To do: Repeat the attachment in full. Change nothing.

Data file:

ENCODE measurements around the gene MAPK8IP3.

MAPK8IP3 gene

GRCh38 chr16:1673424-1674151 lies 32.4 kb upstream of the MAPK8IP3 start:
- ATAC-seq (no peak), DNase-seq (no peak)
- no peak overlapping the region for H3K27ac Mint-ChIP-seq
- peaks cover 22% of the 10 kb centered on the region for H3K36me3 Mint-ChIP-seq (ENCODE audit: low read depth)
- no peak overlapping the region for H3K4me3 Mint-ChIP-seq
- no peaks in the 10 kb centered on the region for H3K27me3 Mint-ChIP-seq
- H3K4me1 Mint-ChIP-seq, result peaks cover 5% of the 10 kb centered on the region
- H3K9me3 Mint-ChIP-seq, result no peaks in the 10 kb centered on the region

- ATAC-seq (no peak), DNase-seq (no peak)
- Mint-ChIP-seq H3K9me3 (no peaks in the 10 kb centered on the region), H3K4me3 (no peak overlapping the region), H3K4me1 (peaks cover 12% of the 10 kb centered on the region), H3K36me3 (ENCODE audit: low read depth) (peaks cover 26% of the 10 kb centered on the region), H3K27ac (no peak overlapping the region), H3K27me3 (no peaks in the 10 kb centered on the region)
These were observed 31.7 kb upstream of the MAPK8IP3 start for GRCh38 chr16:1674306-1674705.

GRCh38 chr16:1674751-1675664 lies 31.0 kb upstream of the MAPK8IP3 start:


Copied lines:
ENCODE measurements around the gene MAPK8IP3.

MAPK8IP3 gene

GRCh38 chr16:1673424-1674151 lies 32.4 kb upstream of the MAPK8IP3 start:
- ATAC-seq (no peak), DNase-seq (no peak)
- no peak overlapping the region for H3K27ac Mint-ChIP-seq
- peaks cover 22% of the 10 kb centered on the region for H3K36me3 Mint-ChIP-seq (ENCODE audit: low read depth)
- no peak overlapping the region for H3K4me3 Mint-ChIP-seq
- no peaks in the 10 kb centered on the region for H3K27me3 Mint-ChIP-seq
- H3K4me1 Mint-ChIP-seq, result peaks cover 5% of the 10 kb centered on the region
- H3K9me3 Mint-ChIP-seq, result no peaks in the 10 kb centered on the region

- ATAC-seq (no peak), DNase-seq (no peak)
- Mint-ChIP-seq H3K9me3 (no peaks in the 10 kb centered on the region), H3K4me3 (no peak overlapping the region), H3K4me1 (peaks cover 12% of the 10 kb centered on the region), H3K36me3 (ENCODE audit: low read depth) (peaks cover 26% of the 10 kb centered on the region), H3K27ac (no peak overlapping the region), H3K27me3 (no peaks in the 10 kb centered on the region)
These were observed 31.7 kb upstream of the MAPK8IP3 start for GRCh38 chr16:1674306-1674705.

GRCh38 chr16:1674751-1675664 lies 31.0 kb upstream of the MAPK8IP3 start: